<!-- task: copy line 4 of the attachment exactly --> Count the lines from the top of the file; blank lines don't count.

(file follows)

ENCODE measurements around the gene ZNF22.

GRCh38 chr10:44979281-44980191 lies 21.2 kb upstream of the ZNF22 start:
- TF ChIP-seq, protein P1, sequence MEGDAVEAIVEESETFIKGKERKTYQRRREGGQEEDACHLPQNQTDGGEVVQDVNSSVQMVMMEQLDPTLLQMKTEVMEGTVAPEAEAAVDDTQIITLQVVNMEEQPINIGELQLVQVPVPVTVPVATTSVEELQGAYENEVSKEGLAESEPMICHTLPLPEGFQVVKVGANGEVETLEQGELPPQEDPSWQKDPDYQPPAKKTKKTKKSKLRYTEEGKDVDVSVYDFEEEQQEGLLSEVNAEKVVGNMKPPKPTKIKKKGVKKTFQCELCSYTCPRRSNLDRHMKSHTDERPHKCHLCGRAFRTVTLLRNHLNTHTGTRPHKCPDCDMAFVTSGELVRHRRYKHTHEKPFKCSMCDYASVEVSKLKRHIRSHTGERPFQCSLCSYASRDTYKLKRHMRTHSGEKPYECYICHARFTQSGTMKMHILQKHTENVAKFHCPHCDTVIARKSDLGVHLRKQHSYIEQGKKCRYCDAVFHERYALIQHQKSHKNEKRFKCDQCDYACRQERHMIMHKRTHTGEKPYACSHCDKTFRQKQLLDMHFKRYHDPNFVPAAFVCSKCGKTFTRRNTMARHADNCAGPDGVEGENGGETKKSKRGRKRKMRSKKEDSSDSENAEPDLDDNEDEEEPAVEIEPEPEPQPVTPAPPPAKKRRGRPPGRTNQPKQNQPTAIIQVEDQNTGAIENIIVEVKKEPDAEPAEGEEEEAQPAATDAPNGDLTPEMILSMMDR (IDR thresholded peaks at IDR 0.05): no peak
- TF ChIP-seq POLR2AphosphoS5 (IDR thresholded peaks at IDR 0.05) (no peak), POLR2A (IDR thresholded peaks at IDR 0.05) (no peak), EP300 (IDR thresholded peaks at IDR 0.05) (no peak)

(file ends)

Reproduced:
- TF ChIP-seq POLR2AphosphoS5 (IDR thresholded peaks at IDR 0.05) (no peak), POLR2A (IDR thresholded peaks at IDR 0.05) (no peak), EP300 (IDR thresholded peaks at IDR 0.05) (no peak)